Lending his fundraising prowess to President Obama's re-election campaign, Bill Clinton warned top donors in New York tonight that Mitt Romney would be "calamitous for our country and the world."
"The politics is wrong on the Republican side, the economics are crazy," Clinton said at a fundraiser at the Upper East Side home of billionaire hedge fund manager Marc Lasry.
Just one week after praising Mitt Romney's "sterling business career," Clinton argued that Republicans' "economics are wrong-headed and their politics are worse."
"The Republican Congress and their nominee for President, Governor Romney, have adopted Europe's economic policies," Clinton said. "Their economic policy is austerity and unemployment now, and then a long term budget that would explode the debt when the economy recovers so the interest rates would be so high nobody would be able to do anything."
Instead, Clinton said the president's policies provide "job growth now, and long term budget restraint."
Obama has the "right economic policy and the right political approach," he said.
The president "has good politics, he's got a good record, he's made the best of a very challenging situation, he deserves to be reelected," Clinton concluded, before joking that he "has a pretty good secretary of state too."
On the heels of Friday's disappointing jobs report, Obama continued to argue that the economy is the central issue of the campaign but admitted that "when things are tough, you're willing to try just about anything even if you've seen it before."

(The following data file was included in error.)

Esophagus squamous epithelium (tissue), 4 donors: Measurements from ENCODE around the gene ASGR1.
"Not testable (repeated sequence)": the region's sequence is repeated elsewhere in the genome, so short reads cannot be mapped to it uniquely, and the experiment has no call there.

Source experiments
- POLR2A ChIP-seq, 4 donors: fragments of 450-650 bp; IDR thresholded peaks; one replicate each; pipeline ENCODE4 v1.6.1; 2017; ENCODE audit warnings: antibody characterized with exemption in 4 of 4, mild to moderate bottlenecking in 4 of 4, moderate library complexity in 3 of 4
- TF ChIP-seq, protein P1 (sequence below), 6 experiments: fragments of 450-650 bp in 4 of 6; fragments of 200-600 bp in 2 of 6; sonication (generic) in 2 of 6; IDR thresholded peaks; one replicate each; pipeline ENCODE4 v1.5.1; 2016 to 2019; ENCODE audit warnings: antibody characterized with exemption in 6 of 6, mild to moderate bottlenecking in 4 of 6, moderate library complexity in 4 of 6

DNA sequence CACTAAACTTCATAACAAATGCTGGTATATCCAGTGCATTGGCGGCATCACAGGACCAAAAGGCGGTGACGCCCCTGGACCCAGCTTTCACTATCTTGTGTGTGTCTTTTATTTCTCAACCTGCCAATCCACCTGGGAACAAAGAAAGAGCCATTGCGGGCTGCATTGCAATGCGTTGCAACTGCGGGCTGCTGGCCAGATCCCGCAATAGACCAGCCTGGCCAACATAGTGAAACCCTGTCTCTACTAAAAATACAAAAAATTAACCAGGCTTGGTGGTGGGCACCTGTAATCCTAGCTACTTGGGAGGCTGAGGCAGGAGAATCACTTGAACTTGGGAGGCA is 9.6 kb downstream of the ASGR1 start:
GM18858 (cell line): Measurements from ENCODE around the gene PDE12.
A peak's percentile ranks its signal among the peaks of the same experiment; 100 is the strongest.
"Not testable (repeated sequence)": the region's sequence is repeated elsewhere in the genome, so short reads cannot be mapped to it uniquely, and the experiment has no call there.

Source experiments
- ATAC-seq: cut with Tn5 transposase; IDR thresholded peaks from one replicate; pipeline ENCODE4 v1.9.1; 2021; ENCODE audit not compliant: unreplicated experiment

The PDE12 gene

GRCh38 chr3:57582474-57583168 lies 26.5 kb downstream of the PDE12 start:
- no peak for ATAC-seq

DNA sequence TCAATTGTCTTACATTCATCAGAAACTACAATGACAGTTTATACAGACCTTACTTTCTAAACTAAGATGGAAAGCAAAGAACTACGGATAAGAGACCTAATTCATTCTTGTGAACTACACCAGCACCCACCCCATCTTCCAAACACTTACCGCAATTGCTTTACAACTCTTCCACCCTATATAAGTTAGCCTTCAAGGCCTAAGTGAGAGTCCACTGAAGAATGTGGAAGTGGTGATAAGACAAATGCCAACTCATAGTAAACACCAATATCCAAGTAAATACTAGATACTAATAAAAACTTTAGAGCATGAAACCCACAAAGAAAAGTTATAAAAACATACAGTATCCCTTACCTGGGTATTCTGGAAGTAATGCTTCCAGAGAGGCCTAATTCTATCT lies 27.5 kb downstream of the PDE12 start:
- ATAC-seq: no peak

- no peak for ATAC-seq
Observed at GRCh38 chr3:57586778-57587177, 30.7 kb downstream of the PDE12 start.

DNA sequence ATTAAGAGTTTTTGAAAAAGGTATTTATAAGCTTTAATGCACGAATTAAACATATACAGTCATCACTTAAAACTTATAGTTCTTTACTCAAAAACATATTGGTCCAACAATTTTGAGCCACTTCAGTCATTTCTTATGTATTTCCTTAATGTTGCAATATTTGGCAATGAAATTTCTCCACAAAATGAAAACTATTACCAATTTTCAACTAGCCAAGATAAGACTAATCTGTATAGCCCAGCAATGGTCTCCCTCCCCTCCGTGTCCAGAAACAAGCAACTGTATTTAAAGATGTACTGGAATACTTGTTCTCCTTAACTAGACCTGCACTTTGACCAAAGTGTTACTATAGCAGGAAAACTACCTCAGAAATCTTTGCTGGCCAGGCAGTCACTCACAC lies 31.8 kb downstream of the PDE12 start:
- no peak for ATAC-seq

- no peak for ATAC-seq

The president was adamant that going forward, his campaign needs to get a "clear message out about how we intend to grow the middle class, how we're going to create jobs, and how our positions are squarely in the center of America's traditions."
"We're not the ones who've changed. What has changed is the Republican Party," Obama said. "They have run from a preference for market-based solutions to an absolutism when it comes to the marketplace, a belief that all regulations are bad. That government has no role to play."
The private fundraiser kicked off a trio of campaign events in New York City tonight, which are expected to add upwards of $3.6 million to the president's re-election coffers.